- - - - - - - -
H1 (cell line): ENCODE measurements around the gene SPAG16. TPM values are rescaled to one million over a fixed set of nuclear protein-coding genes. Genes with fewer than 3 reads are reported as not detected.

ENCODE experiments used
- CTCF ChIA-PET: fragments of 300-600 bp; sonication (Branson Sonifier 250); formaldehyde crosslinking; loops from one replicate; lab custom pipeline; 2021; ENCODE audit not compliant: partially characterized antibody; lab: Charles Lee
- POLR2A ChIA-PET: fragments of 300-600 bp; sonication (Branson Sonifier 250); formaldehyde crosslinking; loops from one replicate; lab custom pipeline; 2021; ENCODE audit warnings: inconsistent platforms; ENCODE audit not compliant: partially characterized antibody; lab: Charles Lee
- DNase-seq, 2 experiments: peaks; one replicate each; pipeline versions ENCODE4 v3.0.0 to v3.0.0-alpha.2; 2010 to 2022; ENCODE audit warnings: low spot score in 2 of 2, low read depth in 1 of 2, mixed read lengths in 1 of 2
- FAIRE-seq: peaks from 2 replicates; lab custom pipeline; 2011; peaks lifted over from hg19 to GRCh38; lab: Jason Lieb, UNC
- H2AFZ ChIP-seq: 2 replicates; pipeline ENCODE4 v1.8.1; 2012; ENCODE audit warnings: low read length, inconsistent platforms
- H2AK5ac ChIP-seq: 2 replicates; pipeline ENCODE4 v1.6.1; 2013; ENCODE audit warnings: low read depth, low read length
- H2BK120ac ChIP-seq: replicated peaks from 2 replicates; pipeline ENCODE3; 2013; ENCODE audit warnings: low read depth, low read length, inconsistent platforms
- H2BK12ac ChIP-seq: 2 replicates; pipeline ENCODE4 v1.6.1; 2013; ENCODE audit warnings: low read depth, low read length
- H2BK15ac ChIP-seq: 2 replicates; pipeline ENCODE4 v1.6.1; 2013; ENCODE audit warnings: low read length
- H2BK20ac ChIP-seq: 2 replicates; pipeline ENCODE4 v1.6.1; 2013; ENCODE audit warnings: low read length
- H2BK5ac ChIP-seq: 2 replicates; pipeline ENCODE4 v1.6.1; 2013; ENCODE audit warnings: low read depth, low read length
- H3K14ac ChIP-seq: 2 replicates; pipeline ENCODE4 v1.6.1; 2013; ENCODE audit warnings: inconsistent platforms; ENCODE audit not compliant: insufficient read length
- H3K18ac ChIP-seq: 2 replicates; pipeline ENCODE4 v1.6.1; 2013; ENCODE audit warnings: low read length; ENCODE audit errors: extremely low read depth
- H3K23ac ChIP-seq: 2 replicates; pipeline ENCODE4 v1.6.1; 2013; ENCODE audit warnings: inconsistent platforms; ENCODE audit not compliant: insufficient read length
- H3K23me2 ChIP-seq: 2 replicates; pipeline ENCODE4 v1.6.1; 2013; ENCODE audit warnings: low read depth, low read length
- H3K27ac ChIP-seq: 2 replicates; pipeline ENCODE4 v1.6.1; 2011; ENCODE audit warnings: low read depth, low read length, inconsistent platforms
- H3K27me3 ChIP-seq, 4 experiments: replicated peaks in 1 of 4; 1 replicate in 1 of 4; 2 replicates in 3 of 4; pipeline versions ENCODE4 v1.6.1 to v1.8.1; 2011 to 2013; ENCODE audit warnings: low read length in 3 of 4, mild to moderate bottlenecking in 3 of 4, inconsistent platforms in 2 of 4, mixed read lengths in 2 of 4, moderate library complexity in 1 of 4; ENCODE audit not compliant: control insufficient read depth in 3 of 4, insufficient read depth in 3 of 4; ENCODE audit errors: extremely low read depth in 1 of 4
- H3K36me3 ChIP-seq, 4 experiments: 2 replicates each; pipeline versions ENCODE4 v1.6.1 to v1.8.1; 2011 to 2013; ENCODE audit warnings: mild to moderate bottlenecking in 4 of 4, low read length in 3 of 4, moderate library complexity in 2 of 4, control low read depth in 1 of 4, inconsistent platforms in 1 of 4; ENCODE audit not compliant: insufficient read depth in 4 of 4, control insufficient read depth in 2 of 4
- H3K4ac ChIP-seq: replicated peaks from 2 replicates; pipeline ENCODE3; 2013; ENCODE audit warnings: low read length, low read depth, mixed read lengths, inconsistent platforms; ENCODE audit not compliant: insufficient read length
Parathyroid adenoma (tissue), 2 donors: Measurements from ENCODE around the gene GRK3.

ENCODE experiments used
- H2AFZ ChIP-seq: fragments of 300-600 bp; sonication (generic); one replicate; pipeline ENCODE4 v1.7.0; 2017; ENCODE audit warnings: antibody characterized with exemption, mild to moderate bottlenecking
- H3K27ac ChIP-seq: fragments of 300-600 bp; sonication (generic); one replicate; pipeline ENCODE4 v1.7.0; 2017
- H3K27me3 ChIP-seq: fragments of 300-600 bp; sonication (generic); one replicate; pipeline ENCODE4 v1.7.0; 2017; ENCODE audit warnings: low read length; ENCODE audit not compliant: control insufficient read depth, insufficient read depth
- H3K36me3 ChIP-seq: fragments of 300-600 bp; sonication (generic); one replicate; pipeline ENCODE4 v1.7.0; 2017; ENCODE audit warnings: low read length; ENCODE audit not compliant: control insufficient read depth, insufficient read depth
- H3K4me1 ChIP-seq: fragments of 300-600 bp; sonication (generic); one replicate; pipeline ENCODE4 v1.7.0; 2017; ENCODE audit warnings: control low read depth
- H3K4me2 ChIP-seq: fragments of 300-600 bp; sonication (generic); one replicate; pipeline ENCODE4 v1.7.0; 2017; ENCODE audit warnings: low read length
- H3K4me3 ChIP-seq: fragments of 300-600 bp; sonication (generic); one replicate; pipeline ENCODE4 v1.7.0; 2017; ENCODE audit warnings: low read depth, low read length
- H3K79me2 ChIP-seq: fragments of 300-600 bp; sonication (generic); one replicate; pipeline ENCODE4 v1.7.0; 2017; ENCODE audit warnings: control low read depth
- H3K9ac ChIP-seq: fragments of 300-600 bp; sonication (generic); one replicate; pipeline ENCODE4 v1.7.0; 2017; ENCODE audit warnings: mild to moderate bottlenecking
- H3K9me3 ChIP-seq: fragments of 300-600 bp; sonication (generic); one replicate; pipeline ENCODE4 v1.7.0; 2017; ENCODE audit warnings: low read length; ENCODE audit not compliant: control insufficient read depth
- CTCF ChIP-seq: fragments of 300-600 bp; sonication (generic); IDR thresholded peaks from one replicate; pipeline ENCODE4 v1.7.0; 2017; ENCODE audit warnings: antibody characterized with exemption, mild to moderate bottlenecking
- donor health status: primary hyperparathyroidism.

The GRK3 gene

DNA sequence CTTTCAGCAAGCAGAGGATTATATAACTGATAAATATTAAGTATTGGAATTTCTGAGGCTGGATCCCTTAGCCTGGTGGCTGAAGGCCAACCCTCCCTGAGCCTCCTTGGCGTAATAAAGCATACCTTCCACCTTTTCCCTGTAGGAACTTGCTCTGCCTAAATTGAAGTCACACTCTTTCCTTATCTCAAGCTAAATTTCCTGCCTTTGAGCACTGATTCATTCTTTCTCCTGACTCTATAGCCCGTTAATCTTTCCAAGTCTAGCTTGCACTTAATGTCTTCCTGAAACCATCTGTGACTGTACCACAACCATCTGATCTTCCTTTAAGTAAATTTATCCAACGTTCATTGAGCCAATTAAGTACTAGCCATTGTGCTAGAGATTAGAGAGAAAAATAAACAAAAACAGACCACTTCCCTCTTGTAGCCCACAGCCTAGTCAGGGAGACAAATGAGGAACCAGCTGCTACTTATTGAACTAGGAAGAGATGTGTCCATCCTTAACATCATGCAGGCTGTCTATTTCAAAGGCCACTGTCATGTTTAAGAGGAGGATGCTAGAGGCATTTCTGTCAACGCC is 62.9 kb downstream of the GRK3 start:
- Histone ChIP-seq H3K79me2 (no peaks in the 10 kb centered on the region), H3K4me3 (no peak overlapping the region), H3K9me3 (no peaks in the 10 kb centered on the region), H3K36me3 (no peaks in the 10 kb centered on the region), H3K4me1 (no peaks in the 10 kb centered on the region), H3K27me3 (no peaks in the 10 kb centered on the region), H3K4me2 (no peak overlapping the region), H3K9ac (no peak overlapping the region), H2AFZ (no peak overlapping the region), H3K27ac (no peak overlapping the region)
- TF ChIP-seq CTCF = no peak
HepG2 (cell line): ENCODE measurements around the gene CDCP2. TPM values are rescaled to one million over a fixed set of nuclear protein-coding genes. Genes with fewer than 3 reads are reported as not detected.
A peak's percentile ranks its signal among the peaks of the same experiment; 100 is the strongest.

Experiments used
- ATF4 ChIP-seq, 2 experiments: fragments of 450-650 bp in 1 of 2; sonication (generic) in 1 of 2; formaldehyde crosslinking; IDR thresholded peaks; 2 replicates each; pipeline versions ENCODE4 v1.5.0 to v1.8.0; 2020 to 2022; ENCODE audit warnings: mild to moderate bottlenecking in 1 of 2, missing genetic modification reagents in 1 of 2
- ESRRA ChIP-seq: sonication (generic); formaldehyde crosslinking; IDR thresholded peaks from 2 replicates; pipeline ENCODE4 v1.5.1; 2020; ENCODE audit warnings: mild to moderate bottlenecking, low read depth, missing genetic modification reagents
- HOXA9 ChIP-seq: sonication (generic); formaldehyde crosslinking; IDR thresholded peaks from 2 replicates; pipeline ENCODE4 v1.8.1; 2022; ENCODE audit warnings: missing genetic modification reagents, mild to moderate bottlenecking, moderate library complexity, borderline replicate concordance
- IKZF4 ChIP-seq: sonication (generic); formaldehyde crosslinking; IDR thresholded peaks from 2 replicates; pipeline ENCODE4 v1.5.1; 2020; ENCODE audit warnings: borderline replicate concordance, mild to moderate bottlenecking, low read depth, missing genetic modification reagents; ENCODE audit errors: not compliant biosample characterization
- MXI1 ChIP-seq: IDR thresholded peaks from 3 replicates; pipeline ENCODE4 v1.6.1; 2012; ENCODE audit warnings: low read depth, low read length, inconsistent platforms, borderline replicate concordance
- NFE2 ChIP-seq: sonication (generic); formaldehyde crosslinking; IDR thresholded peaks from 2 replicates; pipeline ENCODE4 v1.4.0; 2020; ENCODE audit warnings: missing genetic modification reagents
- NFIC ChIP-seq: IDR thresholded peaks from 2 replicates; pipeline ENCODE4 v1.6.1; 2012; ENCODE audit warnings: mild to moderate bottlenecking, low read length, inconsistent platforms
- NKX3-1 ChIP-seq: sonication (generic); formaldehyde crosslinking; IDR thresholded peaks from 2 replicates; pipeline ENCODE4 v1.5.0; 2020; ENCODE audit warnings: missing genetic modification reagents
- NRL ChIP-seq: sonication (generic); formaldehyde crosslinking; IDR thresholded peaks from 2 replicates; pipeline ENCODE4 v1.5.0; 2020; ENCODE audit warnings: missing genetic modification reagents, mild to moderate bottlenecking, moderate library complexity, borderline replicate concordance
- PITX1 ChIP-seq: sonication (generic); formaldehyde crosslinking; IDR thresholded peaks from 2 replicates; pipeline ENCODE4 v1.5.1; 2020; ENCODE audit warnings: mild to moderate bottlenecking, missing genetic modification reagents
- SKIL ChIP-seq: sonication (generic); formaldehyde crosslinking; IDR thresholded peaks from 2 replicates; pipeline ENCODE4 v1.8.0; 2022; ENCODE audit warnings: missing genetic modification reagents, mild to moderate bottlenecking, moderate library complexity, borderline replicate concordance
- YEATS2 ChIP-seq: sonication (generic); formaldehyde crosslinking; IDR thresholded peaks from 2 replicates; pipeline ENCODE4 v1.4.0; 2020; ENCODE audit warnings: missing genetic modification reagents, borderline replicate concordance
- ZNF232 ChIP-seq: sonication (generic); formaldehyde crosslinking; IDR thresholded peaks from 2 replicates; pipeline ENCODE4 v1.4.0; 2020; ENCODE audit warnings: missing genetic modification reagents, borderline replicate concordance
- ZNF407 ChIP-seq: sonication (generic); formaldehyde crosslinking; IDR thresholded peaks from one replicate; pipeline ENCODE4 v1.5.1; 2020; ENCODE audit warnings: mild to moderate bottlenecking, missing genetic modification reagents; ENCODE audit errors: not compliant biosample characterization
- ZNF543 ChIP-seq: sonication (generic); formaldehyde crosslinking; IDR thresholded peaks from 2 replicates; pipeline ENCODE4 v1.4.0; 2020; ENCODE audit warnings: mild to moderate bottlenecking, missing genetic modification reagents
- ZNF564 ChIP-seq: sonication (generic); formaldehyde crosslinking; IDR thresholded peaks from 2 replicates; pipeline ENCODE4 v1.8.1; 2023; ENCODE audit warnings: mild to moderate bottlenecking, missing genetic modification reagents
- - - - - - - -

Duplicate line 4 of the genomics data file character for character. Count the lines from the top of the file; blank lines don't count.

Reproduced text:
- POLR2A ChIA-PET: fragments of 300-600 bp; sonication (Branson Sonifier 250); formaldehyde crosslinking; loops from one replicate; lab custom pipeline; 2021; ENCODE audit warnings: inconsistent platforms; ENCODE audit not compliant: partially characterized antibody; lab: Charles Lee